Long, thin and stuffed full of doughnuts could be a description of Crosstown’s first coffee shop in Soho, or it could be my personal ambition for 2017. Crosstown is also shortlisted for the Best Cake Award.
The original MacIntyre Coffee in Shoreditch wasn’t small enough to quality for this award. However, the new location, at Angel, is that little bit smaller. There’s a counter at the back and space for a window-bar which carries on around the right-hand wall, but that’s about it, other than the bench outside. MacIntyre Coffee is also shortlisted for the Coffee Spot Special Award.
Similar to the likes of New Row Coffee and Curators Coffee Studio, Brooklyn Coffee has a counter at the back and (get this) a PAIR of window-bars at the front. Yes, it’s that big! Brooklyn Coffee is also shortlisted for the Coffee Spot with the Happiest Staff Award.
The Café Grumpy branch on the Lower East Side is the smallest Café Grumpy of all. It’s also my new go-to place when I’m staying in New York City. There are a couple of benches outside on the sidewalk, which pretty much doubles the sitting capacity. Inside there’s a stool at the counter, while you can also sit on the very wide windowsill. Café Grumpy is also shortlisted for the Best Neighbourhood Coffee Spot Award.
Winchester’s Coffee Lab only opened this year, but is already making a big impact. It’s a lovely, small welcoming spot. There’s seating in the window at the front, more opposite the counter, and a communal table at the back. I know that makes it sound huge, but it’s more to do with efficient use of space. Coffee Lab is also shortlisted for the Coffee Spot with the Happiest Staff Award.
Another newcomer this year, Nottingham’s Outpost Coffee is the first coffee shop of Outpost Coffee Roasters. Located in a small shop below its (much larger) training room, this is another cosy, welcoming coffee shop. There’s a bench outside and a neat shelf/table on the left-hand wall, but the main seating is a row of tables along a bench which lines the front window. Outpost is also shortlisted for the Most Passionate About Coffee Award.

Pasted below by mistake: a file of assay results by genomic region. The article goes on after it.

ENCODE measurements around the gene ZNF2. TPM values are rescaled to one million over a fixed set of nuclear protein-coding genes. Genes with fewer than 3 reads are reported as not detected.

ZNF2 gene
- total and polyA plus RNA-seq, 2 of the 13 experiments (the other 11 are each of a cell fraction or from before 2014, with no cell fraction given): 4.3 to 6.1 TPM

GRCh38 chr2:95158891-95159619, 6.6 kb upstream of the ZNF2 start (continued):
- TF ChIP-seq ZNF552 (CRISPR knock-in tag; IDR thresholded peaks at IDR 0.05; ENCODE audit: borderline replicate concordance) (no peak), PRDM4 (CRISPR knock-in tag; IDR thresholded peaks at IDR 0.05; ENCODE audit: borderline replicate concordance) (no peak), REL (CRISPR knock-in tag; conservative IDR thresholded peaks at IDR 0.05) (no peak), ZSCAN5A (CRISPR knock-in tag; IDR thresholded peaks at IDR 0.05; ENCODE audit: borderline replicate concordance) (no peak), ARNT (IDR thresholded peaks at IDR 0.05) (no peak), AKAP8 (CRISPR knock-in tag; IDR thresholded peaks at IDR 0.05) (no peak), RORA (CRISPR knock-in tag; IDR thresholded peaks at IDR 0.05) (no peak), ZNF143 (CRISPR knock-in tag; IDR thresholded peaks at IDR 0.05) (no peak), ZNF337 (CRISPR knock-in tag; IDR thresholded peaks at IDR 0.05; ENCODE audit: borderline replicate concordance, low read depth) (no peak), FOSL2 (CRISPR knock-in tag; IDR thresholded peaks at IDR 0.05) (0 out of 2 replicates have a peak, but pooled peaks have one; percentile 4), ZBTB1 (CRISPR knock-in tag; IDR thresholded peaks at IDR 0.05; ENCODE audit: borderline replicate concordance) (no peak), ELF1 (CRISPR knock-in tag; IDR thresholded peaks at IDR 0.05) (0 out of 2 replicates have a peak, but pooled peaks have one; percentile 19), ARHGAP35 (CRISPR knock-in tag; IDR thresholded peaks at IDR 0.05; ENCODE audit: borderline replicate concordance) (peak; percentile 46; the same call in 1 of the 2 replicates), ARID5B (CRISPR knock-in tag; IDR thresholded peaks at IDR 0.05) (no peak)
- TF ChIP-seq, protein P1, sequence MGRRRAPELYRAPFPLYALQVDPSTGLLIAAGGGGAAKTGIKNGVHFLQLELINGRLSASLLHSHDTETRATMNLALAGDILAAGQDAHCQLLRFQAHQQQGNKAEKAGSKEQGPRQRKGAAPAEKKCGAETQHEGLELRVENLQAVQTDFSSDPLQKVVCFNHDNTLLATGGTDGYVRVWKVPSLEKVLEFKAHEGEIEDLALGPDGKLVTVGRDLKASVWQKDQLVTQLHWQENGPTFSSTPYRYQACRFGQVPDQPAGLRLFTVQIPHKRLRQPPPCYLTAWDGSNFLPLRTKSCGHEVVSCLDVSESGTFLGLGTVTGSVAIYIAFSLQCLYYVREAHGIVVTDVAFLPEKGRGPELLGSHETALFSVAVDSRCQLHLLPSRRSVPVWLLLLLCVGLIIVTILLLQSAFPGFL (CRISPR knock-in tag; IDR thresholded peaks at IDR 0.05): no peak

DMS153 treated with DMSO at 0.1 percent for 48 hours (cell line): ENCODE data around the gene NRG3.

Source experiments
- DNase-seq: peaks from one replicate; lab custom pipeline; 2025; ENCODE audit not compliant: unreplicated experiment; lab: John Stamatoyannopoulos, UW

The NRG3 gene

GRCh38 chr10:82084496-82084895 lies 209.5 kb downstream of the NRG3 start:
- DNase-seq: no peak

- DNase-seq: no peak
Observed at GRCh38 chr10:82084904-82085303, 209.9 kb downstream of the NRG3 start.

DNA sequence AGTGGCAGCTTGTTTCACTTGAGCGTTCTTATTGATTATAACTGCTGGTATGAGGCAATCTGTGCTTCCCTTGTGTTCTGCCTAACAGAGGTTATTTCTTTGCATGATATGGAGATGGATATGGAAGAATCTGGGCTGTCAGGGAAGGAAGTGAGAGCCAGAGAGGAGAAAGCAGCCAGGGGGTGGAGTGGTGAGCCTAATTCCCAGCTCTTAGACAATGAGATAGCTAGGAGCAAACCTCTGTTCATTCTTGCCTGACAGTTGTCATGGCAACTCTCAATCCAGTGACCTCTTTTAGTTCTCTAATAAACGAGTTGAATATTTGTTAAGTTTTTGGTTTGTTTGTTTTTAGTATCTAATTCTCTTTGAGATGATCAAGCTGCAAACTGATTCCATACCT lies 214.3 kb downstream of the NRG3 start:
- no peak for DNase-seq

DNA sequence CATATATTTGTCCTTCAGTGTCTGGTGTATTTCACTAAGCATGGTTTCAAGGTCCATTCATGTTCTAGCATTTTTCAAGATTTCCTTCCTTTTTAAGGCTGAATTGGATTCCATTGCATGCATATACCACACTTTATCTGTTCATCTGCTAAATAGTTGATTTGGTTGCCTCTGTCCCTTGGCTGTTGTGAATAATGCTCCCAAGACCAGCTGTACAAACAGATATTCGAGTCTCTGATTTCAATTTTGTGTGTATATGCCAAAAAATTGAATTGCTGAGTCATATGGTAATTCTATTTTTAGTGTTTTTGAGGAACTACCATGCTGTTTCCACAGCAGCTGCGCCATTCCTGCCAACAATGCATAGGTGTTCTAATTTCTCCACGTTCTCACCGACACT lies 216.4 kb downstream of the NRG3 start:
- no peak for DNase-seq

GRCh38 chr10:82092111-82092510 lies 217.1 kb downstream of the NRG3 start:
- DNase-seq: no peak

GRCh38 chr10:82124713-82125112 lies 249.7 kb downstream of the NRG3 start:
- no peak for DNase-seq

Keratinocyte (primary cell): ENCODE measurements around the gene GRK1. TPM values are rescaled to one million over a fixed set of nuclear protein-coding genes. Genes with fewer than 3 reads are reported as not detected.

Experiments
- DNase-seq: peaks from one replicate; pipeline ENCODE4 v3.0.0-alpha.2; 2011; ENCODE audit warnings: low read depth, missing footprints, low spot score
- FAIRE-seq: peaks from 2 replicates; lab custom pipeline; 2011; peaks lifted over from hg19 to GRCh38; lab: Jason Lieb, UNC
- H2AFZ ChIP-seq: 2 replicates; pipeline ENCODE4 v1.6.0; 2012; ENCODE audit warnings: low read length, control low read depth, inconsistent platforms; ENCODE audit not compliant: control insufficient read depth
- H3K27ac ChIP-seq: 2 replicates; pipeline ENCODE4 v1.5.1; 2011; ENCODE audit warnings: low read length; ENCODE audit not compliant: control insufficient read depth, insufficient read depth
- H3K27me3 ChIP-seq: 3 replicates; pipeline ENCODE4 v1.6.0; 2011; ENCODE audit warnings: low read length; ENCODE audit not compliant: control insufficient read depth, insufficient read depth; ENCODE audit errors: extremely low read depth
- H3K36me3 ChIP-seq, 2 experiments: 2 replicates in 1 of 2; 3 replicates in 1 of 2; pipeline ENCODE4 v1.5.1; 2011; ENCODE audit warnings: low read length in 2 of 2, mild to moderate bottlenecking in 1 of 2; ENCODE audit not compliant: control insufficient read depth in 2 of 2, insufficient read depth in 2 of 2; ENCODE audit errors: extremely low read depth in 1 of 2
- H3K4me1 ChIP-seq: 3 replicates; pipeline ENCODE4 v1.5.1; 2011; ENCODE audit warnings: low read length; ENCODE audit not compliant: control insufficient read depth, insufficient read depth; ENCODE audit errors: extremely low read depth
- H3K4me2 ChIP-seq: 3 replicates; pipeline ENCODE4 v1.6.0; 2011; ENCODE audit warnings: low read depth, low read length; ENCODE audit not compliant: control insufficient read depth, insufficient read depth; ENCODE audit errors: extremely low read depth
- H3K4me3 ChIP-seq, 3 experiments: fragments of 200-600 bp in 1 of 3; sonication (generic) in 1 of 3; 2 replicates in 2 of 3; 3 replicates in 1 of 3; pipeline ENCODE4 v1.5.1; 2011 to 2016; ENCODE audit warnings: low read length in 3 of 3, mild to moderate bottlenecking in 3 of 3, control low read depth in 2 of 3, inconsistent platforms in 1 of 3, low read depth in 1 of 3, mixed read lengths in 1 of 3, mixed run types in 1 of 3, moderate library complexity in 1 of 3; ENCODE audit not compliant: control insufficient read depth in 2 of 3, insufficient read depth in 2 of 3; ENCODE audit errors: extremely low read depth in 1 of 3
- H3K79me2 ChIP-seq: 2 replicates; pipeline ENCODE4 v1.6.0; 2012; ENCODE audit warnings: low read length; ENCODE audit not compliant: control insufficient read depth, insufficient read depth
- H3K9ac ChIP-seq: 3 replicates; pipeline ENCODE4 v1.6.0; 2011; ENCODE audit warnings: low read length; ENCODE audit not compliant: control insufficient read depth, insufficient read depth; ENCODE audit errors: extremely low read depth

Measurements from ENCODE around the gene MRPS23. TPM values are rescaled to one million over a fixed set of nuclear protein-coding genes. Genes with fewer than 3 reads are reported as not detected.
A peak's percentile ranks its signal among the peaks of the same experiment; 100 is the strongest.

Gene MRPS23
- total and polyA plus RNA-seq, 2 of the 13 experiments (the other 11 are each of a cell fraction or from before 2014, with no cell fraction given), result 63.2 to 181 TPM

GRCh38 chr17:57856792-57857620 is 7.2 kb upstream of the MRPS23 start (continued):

York’s Kiosk: Project Space is another newcomer, combining gallery, kitchen and coffee shop in one unfeasibly small space. Despite, or perhaps because of this, it is another warm, welcoming place. Kiosk is also shortlisted for the Best Filter Coffee and the Happiest Staff Awards. What is it with these small Coffee Spots and their happy staff? If I was in such close proximity to my customers all day I’d be really grumpy!
A special mention also needs to go to the following:
The Cow & Co Cafe in Liverpool which blew its chances by having a mezzanine
Kaffeine Eastcastle, the second Kaffeine, which is not much bigger than the original
Surrey Hills Coffee, a lovely, tiny spot in my home town of Guildford
Hatch Coffee, a coffee shop inside a parking attendent’s hut
Sottoscala: Terrone at Pizza Pilgrims, a coffee shop in a cupboard under the stairs
Pitch, Fulham Broadway, a counter at the entrance to Fulham Broadway station
Jake’s Coffee Box, a coffee shop in a phone box
Gracenote, Boston, a lovely spot in Boston which almost made it onto the shortlist
Rag & Bone Coffee, a coffee cart in a churchyard near Victoria station
Store Street Espresso, Padddington, small counter, big communal office space
Stumptown, Ace Hotel (NYC), small coffee bar with a large lobby next door
18 Grams, Causeway Bay, a tiny spot in Hong Kong
Manner Coffee, a literal hole-in-the-wall in Shanghai
ManCoCo, under the railway arches in Manchester, it too almost made the shortlist
Cartwheel Cafe & Roastery, slightly too large to qualify, but nonetheless an amazingly efficient use of space
Don’t forget to check out the other 19 Coffee Spot Awards for 2016.